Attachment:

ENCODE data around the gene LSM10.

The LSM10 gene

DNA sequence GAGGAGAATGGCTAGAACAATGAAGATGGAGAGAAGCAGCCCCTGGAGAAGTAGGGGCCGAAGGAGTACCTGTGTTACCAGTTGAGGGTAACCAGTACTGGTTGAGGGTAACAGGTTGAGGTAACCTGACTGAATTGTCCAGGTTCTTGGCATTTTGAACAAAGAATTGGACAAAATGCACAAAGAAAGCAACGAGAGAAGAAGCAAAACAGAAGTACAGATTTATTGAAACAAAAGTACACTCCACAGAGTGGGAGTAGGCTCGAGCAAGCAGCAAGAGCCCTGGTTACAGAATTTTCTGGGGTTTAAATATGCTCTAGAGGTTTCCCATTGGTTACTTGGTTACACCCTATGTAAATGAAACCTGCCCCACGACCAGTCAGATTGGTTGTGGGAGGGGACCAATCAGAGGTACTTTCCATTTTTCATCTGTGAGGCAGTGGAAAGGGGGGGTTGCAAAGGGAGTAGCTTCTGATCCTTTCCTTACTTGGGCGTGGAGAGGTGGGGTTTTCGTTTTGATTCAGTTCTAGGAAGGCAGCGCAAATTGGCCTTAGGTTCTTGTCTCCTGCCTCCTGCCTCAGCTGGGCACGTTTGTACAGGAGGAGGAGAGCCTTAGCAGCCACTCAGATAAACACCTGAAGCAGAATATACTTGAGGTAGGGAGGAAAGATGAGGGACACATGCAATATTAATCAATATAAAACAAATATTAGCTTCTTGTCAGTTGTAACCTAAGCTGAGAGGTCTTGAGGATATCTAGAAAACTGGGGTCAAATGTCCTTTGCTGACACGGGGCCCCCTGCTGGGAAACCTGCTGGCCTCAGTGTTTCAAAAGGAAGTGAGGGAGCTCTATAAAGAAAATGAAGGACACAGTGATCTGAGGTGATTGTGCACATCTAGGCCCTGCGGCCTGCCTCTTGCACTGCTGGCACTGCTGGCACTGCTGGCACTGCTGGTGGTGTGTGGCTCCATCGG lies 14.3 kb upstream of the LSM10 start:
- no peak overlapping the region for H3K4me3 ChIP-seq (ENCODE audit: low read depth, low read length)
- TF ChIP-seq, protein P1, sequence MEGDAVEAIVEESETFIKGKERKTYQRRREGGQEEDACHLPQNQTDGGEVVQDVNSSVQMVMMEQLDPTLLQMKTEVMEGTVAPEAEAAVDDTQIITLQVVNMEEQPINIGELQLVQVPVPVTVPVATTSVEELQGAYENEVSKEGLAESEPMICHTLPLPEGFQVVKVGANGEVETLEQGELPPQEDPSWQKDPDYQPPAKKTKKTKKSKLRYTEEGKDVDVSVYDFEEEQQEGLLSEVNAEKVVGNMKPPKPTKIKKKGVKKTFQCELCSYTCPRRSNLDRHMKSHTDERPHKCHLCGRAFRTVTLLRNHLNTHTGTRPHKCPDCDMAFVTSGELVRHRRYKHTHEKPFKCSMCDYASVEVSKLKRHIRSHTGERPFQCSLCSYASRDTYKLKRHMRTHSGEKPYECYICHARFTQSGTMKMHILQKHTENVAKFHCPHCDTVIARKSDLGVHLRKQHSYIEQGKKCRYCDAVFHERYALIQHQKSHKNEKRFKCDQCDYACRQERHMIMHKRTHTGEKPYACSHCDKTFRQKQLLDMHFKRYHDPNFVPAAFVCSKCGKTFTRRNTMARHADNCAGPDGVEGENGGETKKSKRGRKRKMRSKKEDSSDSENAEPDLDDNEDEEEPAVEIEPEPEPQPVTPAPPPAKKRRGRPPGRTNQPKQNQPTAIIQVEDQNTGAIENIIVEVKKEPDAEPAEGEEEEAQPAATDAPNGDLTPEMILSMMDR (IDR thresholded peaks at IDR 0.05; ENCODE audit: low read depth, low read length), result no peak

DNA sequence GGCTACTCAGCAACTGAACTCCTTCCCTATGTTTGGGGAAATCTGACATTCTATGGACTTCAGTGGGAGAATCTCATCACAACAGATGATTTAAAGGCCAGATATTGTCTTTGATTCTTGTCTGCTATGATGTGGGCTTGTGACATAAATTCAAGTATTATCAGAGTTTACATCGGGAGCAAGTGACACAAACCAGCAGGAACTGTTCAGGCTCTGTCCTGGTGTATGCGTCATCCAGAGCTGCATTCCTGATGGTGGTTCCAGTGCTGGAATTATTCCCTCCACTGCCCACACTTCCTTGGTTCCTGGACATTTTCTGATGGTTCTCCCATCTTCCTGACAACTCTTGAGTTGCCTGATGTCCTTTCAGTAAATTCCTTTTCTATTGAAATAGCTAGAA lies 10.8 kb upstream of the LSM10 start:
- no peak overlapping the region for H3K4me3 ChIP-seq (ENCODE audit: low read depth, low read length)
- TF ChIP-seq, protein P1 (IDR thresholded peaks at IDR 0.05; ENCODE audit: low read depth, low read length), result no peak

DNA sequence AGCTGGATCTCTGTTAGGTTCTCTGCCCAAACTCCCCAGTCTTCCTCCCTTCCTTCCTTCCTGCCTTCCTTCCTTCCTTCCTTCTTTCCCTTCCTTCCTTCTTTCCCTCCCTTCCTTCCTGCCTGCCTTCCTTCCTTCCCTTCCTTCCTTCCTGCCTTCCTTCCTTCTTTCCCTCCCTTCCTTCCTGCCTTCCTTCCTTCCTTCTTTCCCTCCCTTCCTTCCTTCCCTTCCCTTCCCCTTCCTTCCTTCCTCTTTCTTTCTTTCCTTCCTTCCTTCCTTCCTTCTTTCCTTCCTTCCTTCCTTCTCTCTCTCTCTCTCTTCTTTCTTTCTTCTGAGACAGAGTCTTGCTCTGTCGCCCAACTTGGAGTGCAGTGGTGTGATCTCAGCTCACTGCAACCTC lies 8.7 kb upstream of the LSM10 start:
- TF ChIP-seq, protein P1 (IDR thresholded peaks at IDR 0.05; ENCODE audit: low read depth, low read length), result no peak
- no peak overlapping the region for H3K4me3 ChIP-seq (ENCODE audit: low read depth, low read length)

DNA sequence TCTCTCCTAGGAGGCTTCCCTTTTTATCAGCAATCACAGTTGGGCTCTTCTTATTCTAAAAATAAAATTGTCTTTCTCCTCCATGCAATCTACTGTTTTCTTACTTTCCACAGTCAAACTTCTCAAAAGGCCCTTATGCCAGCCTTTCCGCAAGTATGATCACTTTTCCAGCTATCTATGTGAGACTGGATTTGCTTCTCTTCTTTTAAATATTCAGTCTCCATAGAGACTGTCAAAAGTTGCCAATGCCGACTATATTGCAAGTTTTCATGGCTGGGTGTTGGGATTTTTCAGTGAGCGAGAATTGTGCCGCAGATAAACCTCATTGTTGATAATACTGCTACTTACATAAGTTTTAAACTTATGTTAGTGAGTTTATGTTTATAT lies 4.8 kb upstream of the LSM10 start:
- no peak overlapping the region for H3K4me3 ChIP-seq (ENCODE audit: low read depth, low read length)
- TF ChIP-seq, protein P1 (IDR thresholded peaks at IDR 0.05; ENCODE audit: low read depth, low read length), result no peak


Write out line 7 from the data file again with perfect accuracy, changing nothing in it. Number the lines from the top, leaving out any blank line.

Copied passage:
- no peak overlapping the region for H3K4me3 ChIP-seq (ENCODE audit: low read depth, low read length)